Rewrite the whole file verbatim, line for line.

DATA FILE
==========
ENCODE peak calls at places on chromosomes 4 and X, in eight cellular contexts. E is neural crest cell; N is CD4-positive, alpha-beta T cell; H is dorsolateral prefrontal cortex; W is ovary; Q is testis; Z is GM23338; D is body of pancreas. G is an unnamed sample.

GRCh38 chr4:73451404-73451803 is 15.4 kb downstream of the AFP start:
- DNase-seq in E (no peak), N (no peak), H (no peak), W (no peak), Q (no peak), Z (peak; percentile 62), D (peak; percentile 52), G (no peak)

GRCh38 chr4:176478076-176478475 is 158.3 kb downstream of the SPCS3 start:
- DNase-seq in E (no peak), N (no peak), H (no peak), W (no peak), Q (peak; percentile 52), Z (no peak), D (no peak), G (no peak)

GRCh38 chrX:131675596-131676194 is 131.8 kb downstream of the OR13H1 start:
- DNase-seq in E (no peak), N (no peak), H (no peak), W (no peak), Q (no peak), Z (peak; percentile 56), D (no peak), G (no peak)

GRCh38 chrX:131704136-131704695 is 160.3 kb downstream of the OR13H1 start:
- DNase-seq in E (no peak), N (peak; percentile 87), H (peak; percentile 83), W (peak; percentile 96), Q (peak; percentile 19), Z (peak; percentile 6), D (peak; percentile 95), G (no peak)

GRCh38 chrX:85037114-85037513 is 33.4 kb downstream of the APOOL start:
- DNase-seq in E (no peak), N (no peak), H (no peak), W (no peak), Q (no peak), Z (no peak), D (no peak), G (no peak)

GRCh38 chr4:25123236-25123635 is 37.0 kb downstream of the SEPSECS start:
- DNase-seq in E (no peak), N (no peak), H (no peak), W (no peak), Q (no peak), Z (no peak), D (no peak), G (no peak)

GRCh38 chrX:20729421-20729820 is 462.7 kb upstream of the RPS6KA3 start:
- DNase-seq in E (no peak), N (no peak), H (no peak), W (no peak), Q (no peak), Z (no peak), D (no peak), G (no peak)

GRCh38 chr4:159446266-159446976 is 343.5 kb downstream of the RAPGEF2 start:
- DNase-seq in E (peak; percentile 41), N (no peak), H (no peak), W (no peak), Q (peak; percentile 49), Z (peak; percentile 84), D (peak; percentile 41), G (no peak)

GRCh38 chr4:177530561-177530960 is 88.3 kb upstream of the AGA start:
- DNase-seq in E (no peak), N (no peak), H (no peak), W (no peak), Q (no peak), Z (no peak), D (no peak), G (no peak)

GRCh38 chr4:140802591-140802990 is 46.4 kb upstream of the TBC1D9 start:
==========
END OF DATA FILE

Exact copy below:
ENCODE peak calls at places on chromosomes 4 and X, in eight cellular contexts. E is neural crest cell; N is CD4-positive, alpha-beta T cell; H is dorsolateral prefrontal cortex; W is ovary; Q is testis; Z is GM23338; D is body of pancreas. G is an unnamed sample.

GRCh38 chr4:73451404-73451803 is 15.4 kb downstream of the AFP start:
- DNase-seq in E (no peak), N (no peak), H (no peak), W (no peak), Q (no peak), Z (peak; percentile 62), D (peak; percentile 52), G (no peak)

GRCh38 chr4:176478076-176478475 is 158.3 kb downstream of the SPCS3 start:
- DNase-seq in E (no peak), N (no peak), H (no peak), W (no peak), Q (peak; percentile 52), Z (no peak), D (no peak), G (no peak)

GRCh38 chrX:131675596-131676194 is 131.8 kb downstream of the OR13H1 start:
- DNase-seq in E (no peak), N (no peak), H (no peak), W (no peak), Q (no peak), Z (peak; percentile 56), D (no peak), G (no peak)

GRCh38 chrX:131704136-131704695 is 160.3 kb downstream of the OR13H1 start:
- DNase-seq in E (no peak), N (peak; percentile 87), H (peak; percentile 83), W (peak; percentile 96), Q (peak; percentile 19), Z (peak; percentile 6), D (peak; percentile 95), G (no peak)

GRCh38 chrX:85037114-85037513 is 33.4 kb downstream of the APOOL start:
- DNase-seq in E (no peak), N (no peak), H (no peak), W (no peak), Q (no peak), Z (no peak), D (no peak), G (no peak)

GRCh38 chr4:25123236-25123635 is 37.0 kb downstream of the SEPSECS start:
- DNase-seq in E (no peak), N (no peak), H (no peak), W (no peak), Q (no peak), Z (no peak), D (no peak), G (no peak)

GRCh38 chrX:20729421-20729820 is 462.7 kb upstream of the RPS6KA3 start:
- DNase-seq in E (no peak), N (no peak), H (no peak), W (no peak), Q (no peak), Z (no peak), D (no peak), G (no peak)

GRCh38 chr4:159446266-159446976 is 343.5 kb downstream of the RAPGEF2 start:
- DNase-seq in E (peak; percentile 41), N (no peak), H (no peak), W (no peak), Q (peak; percentile 49), Z (peak; percentile 84), D (peak; percentile 41), G (no peak)

GRCh38 chr4:177530561-177530960 is 88.3 kb upstream of the AGA start:
- DNase-seq in E (no peak), N (no peak), H (no peak), W (no peak), Q (no peak), Z (no peak), D (no peak), G (no peak)

GRCh38 chr4:140802591-140802990 is 46.4 kb upstream of the TBC1D9 start: